Tag Archive: son


To Infinity and Beyond!

Kip, Chi, Mae, Abshie, Pynni, Timmus, Pieces

I spent last week at my parents’ house with my kids and their cousins. Seven kids all told. All 10 and younger. It was loud, chaotic, and amazing!

My mother took the older kids to an amusement/water park on Wednesday and I kept the two Littles. We ran some errands and I just listened to their conversations in the backseat. Here’s one.

Pieces and Timmus

Timmus and Pieces, counting by ones: One, two, three, four, five, six, seven….twenty-one…..forty-seven….eighty-eight…one hundred…

On they went counting, by ones, until:

Timmus and Pieces: One hundred and twenty-eight, one hundred and twenty-nine, one hundred and thirty!

Timmus: WAIT! WHEN DID I LEARN TO COUNT TO ONE HUNDRED AND THIRTY?!? I used to only be able to count to one hundred and twenty-five!

Me:  If you know how to count to one hundred, you can count to any number.

Pieces: To infinity and beyond!

Dear smallest person;

STOP GROWING! Okay, no, don’t do that. Continue being your awesome you. Continue finding the fun and laughter in absolutely everything. I love that you have so much joy. I love how much you love your older siblings. I love seeing you come out with your blazing personality and having your very own opinions that aren’t mirrors of Pynni’s. I love seeing you learn and grow, change and GROW. You just keep getting bigger and bigger.

Muted Silliness

You fell asleep on me a few days ago. You used to do that all the time, but now the napping on Mom is very scarce. I miss it. I miss how warm your little body gets and how you melt into me and almost become a part of me again. I will miss the naps on mommy when they finally do forever stop, but I will grab and hold on tight to the times when they do.

You’ve been in pre-school for the past two years. For most of last year, I thought you would be prepping to head off to Kindergarten, but much to my delight, you will be having Kindergarten at home with me. I feel a bit of sorrow that you won’t have that first day of Kindergarten experience and that you won’t know what it means to ride on the bus. I know you little kids find delight in all that newness, but I’m hoping that being at home and schooling with Mom and Chi and Pynni will make many great memories.

Can't. Contain. The silliness.

I’m looking forward to that. Yes I am.

You are the best younger brother any two kids could as for. No one has such a jolly happy brother as you are. The relationship you have with Pynni is amazing and even though Chi is more than 5 years older than you, you are super special to him, too. The amount of love I see the three of you express toward one another makes my heart expand. It’s really the one thing I KNOW I’ve gotten right.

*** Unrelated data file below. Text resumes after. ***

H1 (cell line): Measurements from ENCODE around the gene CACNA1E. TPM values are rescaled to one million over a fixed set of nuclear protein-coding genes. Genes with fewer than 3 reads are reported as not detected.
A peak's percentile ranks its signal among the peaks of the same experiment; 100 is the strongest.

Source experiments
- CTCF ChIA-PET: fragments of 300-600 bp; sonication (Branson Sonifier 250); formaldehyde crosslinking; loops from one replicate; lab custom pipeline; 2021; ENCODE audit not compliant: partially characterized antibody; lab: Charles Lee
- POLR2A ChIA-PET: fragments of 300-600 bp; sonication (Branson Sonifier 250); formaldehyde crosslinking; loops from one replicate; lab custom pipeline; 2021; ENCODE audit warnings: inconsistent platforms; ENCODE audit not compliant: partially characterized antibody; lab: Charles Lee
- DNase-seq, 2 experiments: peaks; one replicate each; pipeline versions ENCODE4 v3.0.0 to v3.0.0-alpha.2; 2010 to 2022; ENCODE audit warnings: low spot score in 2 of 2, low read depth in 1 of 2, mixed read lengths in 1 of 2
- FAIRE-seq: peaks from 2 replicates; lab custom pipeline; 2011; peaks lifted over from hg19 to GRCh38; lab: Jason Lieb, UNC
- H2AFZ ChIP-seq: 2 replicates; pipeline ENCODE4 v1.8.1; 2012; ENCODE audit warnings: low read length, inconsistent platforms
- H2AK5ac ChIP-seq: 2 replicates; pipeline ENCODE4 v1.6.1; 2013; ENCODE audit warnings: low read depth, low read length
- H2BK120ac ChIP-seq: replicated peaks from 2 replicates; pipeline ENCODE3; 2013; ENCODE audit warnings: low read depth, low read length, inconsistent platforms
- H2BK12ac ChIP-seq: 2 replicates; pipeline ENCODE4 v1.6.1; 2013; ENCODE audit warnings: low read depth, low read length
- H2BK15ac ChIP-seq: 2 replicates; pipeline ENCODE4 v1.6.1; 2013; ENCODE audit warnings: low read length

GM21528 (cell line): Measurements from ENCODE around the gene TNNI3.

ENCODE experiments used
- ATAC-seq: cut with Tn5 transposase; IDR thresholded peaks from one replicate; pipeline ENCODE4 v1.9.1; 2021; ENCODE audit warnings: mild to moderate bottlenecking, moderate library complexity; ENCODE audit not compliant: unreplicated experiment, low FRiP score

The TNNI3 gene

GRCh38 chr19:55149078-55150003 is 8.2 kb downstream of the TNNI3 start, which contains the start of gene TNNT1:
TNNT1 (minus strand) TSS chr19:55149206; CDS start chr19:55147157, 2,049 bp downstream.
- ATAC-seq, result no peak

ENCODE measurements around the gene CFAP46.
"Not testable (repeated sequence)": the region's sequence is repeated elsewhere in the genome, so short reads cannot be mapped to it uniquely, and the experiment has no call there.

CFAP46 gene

I’m so glad you’re you, and I’m so glad you’re mine. Happy fifth birthday, Rhysie Piecie Japanesie! I love you!

❤ ~Mom

Zombie Earth

My youngest children were plotting the demise of humanity in the back seat today.

 

Pynni:  What if the zombies won?

Pieces: Yeah.

Pynni: What if the zombies took over Earth?

Pieces: What about the aliens?

Pynni: What if there were only zombies? What if the Earth became Zombie Earth? When the aliens came they’d see only a big giant zombie face because the zombies are all that live on Earth.

Pieces: Yeah. The zombies would eat the aliens.

Pynni. Yeah. And I’d be in charge.

I’m not real big into the whole “New Year’s” thing. I don’t, on the whole, look back at my year with grateful fondness, or wistful nostalgia, or even apathy. It was a time period. It passed. What’s coming up this afternoon? Tomorrow? Next weekend?

In the same vein, I do not look forward with gleeful hopes of major lifestyle changes. I don’t plan lists of resolutions that will get dumped and/or forgotten in the first few days of the year. Sure, I have things I’d like to change about myself: lose weight, eat better, get more exercise, be more patient, smile more, laugh more, etc. But this dreamer is a realist and I know that making a giant list of “THIS IS WHAT I’M GOING TO DO, DAMMIT” is just setting myself up to fail which injures a self-esteem that wobbles from assured and confident to shattered and bewildered and back again.

Those things I’ve listed? I like to think I work on them always. I’m far from perfect and I’m a professional rebel. I question all authority, even that which I have over myself. “Self,” I say, “Self, sodas are bad for you. They rot your teeth and they are addictive and they make you fat(ter).” Self gives me the finger and has soda. So I have to play mind games with Self and trick it (me). (I AM NOT CRAZY!)

So, anyway. What I thought I wanted to say, was that with all the above mentioned things in mind (that’s YOU keeping those things in mind since I already know them), I was thinking about this year passed. It was a year like any other, I guess. It had bad, dark moments, months even, but then the light always broke through and things got better.

There were things like:

My back. It was awful at the beginning of the year. I was heading into month four and I was still almost completely stuck lying flat, no sitting or standing. Very little vertical allowed or even possible. The pain was awful. I saw my chiropractor two times a week until March or so and then I saw him every week until August when I was finally able to start physical therapy. Now I go once a month and physical therapy is over. And you know what? I’m better. I’m still at risk for surgery, but I have tools to help myself, now. Yoga for one and Tai Chi for another. Pain is minimal and sometimes gone altogether which is a revelation!